- Apple recently updated the keyboard on its new MacBook Pro models to address persistent customer issues with the butterfly-key design.
- Now, a new report from iFixit provides a closer look at exactly what has changed.
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The butterfly keyboard on Apple’s MacBook laptops has come under fire in recent years after some users have reported malfunctions that result in keys registering two taps instead of one, or simply not responding at all.
The company released a new version of its MacBook Pro earlier this week with an improved keyboard aimed at mitigating these issues, and now iFixit has provided a closer look at precisely what has changed.
In its recently published teardown, iFixit noticed two key changes in the MacBook Pro’s keyboard: a new transparent switch cover and a possible change to the metal dome switches in the keys. Apple has not specified the updates it has made to the new MacBook Pro’s keyboard beyond saying it has changed the materials to significantly reduce the issues described above.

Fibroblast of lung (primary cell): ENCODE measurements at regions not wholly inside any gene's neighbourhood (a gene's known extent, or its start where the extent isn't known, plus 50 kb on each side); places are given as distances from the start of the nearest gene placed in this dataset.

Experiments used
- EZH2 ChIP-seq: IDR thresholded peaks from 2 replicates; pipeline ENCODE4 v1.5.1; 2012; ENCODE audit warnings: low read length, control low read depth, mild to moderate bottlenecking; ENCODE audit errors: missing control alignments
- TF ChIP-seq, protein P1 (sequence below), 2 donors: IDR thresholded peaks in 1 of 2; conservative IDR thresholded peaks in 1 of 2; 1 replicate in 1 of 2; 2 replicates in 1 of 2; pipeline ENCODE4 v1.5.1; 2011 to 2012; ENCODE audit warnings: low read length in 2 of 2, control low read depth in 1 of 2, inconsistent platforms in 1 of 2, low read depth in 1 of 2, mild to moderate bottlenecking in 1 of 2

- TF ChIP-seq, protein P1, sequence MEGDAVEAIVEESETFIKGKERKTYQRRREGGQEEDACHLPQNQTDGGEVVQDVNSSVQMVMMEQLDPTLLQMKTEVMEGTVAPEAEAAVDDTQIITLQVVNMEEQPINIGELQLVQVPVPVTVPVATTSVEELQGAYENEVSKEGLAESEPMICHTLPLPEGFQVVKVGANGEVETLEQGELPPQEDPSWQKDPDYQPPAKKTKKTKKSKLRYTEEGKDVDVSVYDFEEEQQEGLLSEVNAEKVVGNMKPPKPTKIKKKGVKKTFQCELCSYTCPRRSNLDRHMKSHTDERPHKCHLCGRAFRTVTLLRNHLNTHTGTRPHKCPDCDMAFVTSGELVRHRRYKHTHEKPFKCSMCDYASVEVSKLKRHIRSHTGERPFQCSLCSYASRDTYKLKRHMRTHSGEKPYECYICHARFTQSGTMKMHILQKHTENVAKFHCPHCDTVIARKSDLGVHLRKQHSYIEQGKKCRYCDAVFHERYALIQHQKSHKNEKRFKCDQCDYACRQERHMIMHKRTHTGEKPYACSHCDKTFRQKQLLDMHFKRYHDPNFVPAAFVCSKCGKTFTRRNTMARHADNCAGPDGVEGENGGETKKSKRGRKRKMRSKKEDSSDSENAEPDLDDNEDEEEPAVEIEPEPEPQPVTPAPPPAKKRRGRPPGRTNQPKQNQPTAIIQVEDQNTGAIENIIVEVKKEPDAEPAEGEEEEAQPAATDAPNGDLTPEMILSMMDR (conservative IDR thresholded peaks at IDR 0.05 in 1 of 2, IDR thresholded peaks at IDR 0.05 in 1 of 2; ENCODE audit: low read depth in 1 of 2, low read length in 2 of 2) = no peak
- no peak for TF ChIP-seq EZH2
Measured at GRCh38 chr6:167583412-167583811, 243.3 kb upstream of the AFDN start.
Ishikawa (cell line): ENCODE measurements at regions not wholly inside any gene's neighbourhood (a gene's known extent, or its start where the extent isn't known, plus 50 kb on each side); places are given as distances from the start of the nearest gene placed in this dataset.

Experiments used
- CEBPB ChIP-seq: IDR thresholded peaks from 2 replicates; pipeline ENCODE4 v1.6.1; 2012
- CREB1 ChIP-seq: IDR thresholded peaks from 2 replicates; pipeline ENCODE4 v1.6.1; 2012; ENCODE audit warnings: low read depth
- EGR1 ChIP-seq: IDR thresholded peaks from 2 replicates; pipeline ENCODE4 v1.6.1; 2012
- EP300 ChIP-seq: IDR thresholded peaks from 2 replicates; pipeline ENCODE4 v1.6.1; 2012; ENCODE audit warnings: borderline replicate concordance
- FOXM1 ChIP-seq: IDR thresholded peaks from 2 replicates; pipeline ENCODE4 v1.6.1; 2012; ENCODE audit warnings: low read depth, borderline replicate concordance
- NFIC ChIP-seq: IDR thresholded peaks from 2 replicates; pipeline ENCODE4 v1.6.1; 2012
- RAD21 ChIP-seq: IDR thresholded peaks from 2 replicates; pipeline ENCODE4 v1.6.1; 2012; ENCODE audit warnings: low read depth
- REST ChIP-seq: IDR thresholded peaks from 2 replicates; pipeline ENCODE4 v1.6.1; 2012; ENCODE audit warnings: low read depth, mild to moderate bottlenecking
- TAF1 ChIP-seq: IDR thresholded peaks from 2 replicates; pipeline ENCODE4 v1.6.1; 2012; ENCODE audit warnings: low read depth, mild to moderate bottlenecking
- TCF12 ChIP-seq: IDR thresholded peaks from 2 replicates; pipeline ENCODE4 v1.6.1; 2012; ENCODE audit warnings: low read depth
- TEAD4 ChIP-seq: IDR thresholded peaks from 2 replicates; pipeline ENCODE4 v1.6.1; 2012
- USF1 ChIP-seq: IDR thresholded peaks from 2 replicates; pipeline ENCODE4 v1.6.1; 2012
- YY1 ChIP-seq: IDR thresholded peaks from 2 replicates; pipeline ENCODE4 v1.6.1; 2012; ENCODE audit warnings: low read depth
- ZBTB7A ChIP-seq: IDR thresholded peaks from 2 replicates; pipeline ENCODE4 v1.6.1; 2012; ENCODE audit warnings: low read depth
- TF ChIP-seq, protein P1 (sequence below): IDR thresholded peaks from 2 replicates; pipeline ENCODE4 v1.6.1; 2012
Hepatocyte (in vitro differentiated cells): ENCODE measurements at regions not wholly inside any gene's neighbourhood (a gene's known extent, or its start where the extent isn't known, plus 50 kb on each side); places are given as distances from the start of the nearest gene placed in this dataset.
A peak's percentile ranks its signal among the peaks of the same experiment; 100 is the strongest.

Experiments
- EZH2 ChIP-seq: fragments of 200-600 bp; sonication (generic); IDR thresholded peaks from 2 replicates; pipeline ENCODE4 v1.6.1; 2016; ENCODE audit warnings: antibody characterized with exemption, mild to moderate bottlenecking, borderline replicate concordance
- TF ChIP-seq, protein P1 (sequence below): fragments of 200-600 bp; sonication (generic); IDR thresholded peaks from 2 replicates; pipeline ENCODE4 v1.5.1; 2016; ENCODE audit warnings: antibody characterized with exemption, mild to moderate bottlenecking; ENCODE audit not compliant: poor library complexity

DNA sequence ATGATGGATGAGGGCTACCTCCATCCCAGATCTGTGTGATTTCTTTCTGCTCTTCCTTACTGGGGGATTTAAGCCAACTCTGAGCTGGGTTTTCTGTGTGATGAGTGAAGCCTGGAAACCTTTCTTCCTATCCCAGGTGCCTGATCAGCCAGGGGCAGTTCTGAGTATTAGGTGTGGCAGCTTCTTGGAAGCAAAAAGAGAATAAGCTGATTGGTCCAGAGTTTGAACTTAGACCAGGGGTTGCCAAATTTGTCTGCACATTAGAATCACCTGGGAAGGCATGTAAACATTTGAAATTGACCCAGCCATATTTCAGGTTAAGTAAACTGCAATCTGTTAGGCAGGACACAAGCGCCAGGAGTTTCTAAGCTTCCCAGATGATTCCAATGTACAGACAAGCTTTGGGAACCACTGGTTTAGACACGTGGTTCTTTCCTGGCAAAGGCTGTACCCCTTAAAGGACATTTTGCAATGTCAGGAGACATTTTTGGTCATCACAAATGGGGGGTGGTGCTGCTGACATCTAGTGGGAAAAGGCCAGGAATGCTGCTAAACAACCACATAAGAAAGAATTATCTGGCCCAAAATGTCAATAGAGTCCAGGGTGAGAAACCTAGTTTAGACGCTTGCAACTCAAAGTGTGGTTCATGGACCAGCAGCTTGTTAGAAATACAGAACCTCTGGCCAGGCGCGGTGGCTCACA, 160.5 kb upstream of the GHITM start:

iFixit notes that the new switch cover is transparent and made of nylon, while the cover in the 2018 model is made of a semi-opaque silicone material. It’s unclear exactly what this change means for the new MacBook Pro, but it could potentially be important considering this layer keeps contaminants away from the dome switch, which is a key part of the keyboard assembly, according to iFixit.
The report also mentions that the metal dome switch may have changed, although it doesn’t get into specific details. This too could be critical, considering any change to the dome could change the way the key works when pressed, as iFixit also notes.
Other than its updated keyboard, Apple’s MacBook Pro is also getting a speed boost. The 15-inch model now comes in an eight-core variant and Intel’s 9th generation processors, while the 13-inch version with Touch Bar is getting Intel’s 8th-generation processors and faster quad-core configurations with higher turbo speeds. Apple also recently expanded its Keyboard Service Program and made improvements to the repair process to reduce the amount of time it takes to fix butterfly keyboard-related issues.
Still, it’s unclear if these minor updates will address the persistent complaints that have surfaced about Apple’s butterfly keyboards in recent years. Apple also added a silicon membrane to the keys in its third-generation butterfly keyboard, as iFixit previously noticed, but some customers continued to encounter malfunctions.
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